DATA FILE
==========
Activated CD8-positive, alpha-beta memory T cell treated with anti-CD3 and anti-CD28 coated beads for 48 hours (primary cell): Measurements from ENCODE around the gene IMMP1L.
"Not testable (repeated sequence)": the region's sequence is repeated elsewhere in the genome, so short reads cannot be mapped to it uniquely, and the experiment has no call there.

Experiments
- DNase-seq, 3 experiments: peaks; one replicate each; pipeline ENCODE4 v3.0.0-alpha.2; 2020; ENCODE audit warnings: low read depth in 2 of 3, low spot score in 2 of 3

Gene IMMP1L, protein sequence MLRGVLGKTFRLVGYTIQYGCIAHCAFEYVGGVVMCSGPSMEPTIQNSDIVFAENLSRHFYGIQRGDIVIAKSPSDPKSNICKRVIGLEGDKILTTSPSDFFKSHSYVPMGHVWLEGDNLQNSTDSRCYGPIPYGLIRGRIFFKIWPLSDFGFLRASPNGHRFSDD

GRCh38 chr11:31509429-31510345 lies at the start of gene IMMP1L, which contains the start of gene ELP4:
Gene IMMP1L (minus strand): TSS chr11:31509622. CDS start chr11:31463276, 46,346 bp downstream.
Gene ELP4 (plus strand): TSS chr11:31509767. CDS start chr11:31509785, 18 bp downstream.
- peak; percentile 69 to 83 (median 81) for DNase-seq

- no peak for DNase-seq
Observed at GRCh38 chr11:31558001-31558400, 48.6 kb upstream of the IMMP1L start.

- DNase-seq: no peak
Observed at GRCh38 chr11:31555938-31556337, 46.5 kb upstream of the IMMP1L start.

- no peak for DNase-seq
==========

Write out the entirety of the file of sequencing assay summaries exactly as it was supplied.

Activated CD8-positive, alpha-beta memory T cell treated with anti-CD3 and anti-CD28 coated beads for 48 hours (primary cell): Measurements from ENCODE around the gene IMMP1L.
"Not testable (repeated sequence)": the region's sequence is repeated elsewhere in the genome, so short reads cannot be mapped to it uniquely, and the experiment has no call there.

Experiments
- DNase-seq, 3 experiments: peaks; one replicate each; pipeline ENCODE4 v3.0.0-alpha.2; 2020; ENCODE audit warnings: low read depth in 2 of 3, low spot score in 2 of 3

Gene IMMP1L, protein sequence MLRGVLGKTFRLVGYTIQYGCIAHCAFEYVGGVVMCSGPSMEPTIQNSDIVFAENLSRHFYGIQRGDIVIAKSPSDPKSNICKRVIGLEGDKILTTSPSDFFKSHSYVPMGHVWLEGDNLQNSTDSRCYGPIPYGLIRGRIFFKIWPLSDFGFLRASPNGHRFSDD

GRCh38 chr11:31509429-31510345 lies at the start of gene IMMP1L, which contains the start of gene ELP4:
Gene IMMP1L (minus strand): TSS chr11:31509622. CDS start chr11:31463276, 46,346 bp downstream.
Gene ELP4 (plus strand): TSS chr11:31509767. CDS start chr11:31509785, 18 bp downstream.
- peak; percentile 69 to 83 (median 81) for DNase-seq

- no peak for DNase-seq
Observed at GRCh38 chr11:31558001-31558400, 48.6 kb upstream of the IMMP1L start.

- DNase-seq: no peak
Observed at GRCh38 chr11:31555938-31556337, 46.5 kb upstream of the IMMP1L start.

- no peak for DNase-seq